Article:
Mexicans have 300 different ways of referring to corruption

Rooster can refer to an animal, but also to someone who cheats you over.
Rooster can refer to an animal, but also to someone who cheats you over.
Image: AP Photo/Christian Palma
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Language is shaped by a people’s environment. Inuits famously have more than 50 words for snow, while Hawaiians have 65 to describe fishnets. In Mexico, there are 300 terms to refer to corruption.

They are compiled in a new book, the “Mexican Corruptionary,” a tongue-in-cheek effort to get Mexicans to own up to their corrupt behavior, which costs their country’s economy billions of dollars a year and has wreaked social havoc by undermining its institutions. It was put together by Opciona, a civil society group that seeks to improve civility in Mexico under the motto #EmpiezaPorTi, or start with you.

Mexicans rank corruption as their second biggest concern (link in Spanish) after insecurity and crime—which in turn can be linked to corruption via dirty elected officials. (See G, for Góber, short for governor. )

The majority of Mexicans, 89%, believe that abstaining from paying bribes (see under M, for mordida or bite) would help reduce the problem, according to an Opciona survey (Spanish) conducted last month. But it’s a conviction that doesn’t always hold when faced with a hefty fine: 23% respondents “greased the hand” or “got handsome” with an official in the previous month.

It’s a practice that even the head of the anti-corruption Opciona, Alejandro Legorreta, admits being guilty of.

“I may not be part of the cartoons in the Mexican Corruptionary because there were few witnesses on that occasion when the officer stopped me months before turning 16, or for other reasons,” he wrote in an op-ed (Spanish.) “Back then it seemed funny, not anymore.”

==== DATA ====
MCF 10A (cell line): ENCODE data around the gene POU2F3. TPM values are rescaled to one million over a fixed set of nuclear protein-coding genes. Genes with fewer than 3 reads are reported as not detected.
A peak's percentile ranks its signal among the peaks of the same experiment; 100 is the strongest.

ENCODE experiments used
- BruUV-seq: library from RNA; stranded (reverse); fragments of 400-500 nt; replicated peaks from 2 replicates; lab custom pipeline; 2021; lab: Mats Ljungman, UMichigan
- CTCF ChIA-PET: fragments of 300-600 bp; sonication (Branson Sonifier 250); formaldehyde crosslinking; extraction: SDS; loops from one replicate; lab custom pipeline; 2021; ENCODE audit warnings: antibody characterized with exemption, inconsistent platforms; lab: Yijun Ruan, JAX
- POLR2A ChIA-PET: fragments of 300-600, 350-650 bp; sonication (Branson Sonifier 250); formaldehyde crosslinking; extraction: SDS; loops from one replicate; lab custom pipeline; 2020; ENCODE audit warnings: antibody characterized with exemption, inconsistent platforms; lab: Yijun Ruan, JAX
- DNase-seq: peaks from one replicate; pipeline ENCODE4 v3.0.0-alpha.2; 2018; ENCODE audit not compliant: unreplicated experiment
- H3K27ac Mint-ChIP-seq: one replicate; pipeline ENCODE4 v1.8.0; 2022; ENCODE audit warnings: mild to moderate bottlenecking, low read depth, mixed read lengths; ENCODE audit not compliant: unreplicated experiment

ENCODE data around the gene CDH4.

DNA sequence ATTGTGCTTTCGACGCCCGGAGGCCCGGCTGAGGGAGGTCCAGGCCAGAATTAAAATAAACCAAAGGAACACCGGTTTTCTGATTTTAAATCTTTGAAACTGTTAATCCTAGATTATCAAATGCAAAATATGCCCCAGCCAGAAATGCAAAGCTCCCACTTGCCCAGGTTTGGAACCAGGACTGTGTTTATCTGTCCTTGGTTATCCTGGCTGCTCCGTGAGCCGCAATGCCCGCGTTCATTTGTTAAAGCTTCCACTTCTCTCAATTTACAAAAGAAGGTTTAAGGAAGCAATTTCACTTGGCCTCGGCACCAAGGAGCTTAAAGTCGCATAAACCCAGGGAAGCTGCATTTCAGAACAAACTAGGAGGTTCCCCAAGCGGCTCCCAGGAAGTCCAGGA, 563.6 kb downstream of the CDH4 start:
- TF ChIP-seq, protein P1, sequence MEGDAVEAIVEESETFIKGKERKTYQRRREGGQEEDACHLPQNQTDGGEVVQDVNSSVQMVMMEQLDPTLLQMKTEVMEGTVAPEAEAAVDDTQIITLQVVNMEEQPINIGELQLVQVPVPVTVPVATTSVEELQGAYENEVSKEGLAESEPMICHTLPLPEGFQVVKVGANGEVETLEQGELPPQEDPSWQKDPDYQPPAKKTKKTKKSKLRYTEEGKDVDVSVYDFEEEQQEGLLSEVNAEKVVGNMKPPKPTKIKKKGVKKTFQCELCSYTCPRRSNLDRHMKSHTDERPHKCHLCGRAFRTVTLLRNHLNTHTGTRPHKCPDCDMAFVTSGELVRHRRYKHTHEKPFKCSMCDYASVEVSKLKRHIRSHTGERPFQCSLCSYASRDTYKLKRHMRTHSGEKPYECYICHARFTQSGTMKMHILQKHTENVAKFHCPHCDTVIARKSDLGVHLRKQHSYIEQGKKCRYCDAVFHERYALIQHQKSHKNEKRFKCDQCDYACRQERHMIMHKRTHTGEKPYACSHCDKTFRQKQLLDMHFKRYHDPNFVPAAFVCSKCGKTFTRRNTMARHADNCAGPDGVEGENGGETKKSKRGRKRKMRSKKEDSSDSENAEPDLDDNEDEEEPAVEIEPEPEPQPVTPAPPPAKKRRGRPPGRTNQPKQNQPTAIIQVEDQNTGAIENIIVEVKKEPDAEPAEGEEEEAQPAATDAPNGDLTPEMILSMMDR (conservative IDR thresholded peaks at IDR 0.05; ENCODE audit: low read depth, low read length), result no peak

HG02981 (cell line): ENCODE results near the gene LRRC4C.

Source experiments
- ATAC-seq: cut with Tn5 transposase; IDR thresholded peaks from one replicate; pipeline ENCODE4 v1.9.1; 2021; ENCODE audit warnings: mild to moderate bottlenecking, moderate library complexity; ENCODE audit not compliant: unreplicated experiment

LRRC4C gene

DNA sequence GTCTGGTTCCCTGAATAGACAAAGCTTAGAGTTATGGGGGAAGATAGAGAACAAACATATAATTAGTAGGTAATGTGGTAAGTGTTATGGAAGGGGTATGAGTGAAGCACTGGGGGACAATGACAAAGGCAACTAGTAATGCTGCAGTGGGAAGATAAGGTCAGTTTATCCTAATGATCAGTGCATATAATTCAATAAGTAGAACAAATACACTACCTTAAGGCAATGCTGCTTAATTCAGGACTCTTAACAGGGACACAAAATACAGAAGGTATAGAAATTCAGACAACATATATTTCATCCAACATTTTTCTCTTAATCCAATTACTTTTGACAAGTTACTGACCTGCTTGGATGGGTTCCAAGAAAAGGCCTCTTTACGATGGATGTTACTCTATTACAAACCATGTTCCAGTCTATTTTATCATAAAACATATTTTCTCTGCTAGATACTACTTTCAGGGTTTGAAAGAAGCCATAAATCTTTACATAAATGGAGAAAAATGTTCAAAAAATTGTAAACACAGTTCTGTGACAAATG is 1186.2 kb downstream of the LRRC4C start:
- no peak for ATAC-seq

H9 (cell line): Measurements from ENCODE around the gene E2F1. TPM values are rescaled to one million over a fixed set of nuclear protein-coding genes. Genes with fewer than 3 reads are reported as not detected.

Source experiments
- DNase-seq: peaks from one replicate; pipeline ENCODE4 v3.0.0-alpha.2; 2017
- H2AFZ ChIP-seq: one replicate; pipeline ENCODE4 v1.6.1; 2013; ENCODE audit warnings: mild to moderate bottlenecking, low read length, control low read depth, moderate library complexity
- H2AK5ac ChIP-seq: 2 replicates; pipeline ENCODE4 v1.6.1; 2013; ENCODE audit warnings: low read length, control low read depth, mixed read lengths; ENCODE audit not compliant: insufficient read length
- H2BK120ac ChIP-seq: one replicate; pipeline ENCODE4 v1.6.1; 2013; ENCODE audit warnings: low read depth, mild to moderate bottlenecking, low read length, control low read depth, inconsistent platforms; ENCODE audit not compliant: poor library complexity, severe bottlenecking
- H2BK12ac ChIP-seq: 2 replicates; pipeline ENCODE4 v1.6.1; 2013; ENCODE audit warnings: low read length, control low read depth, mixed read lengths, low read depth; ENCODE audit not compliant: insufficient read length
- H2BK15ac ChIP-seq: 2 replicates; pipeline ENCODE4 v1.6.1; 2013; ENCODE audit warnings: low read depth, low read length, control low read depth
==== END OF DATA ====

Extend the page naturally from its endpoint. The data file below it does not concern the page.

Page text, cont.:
The book itself, published by Penguin Random House and online here (Spanish,) is pretty funny, despite its tragic implications. Opciona enlisted well-known political cartoonists to draw concepts such as abogánster, a combination of the Spanish words for “lawyer” and “gangster” used to name any lawyer or “student of that elegant profession who offers his services outside public ministry buildings to extract a juicy bite from you.” It can also refer to those who promise to design a “fiscal strategy” to evade taxes.

Bisnero means someone “who passes himself for a politician or businessperson, and who thinks being a man of ‘the state’ or ‘of business’ is enough to conduct bisnes through moches (i.e. cuts), palancas (i.e. levers or influence trafficking,) and other corruption acts.  They don’t contribute anything to government, or the country’s production chains, but yes, they wear their thick golden chains.”

“I laughed, until suddenly I stopped and felt heartburn,” said Diego Luna (Spanish,) an actor and the author of the book’s foreword, during the Courruptionary’s presentation. “I felt very uncomfortable with myself.”

That’s the idea.